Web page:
The Coronavirus: How did Victoria get so much so wrong?
Gerard Henderson, The Sydney Institute, 11 August 2020
Around two months ago I walked up a one-way street in the Sydney CBD. A young man, wearing a mask approached me and asked, firmly but courteously, if I would use the opposite footpath. I did so.
On looking around, I noticed two parked police cars and a bus. After passing the bus I looked back and saw a member of the Australian Defence Force ushering passengers into a hotel. I realised that this was a group of people returning from overseas and going into 14-day quarantine. There was an air of quiet authority about the process.
This contrasts with the apparent mayhem in some of the hotels used for quarantine in Melbourne. For reasons currently unknown, the Victorian Labor government did not put Victoria Police in charge of quarantine and did not accept the commonwealth government’s early offers to provide the ADF’s assistance.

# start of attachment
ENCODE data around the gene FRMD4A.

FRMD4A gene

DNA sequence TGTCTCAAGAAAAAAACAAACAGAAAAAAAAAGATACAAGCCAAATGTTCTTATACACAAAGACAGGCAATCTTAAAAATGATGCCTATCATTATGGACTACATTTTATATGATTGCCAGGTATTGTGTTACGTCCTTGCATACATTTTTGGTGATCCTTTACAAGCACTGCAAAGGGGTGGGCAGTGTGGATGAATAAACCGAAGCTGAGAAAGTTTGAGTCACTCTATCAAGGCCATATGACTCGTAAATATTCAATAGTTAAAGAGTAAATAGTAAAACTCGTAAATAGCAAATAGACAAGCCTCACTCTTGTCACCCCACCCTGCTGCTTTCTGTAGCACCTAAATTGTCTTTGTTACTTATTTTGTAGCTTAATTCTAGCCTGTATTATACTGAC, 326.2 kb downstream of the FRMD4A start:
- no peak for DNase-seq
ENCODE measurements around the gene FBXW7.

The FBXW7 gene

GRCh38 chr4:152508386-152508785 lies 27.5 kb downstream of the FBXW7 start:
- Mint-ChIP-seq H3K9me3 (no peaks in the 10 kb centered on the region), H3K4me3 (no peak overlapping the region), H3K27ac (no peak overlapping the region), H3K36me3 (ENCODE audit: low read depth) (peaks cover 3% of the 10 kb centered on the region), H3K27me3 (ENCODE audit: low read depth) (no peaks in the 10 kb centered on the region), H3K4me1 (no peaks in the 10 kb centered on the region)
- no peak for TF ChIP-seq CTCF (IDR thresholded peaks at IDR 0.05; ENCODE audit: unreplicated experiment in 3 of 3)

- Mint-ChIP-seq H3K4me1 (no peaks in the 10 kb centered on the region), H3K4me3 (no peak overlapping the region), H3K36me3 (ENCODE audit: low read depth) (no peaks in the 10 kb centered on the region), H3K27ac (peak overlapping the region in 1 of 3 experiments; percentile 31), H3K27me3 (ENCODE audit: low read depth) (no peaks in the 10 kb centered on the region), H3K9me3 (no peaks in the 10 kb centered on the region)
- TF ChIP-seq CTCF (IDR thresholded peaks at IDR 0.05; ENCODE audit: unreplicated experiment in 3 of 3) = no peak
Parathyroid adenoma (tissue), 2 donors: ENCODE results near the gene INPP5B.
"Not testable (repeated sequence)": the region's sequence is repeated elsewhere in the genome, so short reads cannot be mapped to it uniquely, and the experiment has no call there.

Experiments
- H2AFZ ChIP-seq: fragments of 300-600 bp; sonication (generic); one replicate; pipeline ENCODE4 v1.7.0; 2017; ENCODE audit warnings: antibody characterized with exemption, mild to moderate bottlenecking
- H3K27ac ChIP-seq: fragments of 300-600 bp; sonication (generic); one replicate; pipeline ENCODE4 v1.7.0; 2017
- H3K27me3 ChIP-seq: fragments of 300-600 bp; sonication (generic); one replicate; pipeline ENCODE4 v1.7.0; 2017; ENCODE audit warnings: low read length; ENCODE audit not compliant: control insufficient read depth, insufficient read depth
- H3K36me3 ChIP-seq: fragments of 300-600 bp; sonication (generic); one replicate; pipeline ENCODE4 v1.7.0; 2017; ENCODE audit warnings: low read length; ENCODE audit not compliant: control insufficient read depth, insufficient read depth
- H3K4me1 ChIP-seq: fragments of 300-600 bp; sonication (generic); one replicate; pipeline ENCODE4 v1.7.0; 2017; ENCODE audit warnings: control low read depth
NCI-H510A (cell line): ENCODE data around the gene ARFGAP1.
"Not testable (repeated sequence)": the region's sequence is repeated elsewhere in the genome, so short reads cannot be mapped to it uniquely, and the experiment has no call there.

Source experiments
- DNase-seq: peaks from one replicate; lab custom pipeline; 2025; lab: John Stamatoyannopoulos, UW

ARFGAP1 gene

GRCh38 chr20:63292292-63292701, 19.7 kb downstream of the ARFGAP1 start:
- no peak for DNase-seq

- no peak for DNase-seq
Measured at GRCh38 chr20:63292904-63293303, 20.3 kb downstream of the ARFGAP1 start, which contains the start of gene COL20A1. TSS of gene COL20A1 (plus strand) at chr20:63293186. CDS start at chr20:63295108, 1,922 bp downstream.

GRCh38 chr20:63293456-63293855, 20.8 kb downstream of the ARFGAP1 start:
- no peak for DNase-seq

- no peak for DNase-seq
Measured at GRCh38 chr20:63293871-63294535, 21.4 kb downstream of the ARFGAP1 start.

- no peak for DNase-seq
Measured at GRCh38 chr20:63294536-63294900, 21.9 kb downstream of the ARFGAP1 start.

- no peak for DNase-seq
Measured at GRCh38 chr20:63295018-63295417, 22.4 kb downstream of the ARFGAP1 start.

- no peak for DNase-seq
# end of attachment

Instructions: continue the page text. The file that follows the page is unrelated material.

Accepting that the Victorian institutions involved in getting Pell need reforming, this two part essay explores the uncanny parallels between the Pell case here and similar cases in the UK, and draws lessons from these in charting a course towards reform.
Since the Australian High Court’s legal exoneration of George Cardinal Pell, debates have taken off in many directions. The baying mob has spoken through graffiti and on social media. Media pundits have had their say. The Cardinal’s supporter groups online have been overjoyed but are still angry. International observers have suggested Australia’s justice system has dodged a bullet in having its reputation for the rule of law saved by the bell. Politicians and others where perennially grieve for victims of abuse have mumbled and grumbled. “We still believe you, indeed now, more than ever we believe you”, they chant.
Many want answers to the question – how did this happen in Australia? There are now increasingly audible demands for an inquiry, or inquiries, into the key arms of the legal system in Victoria. These demands are growing by the day.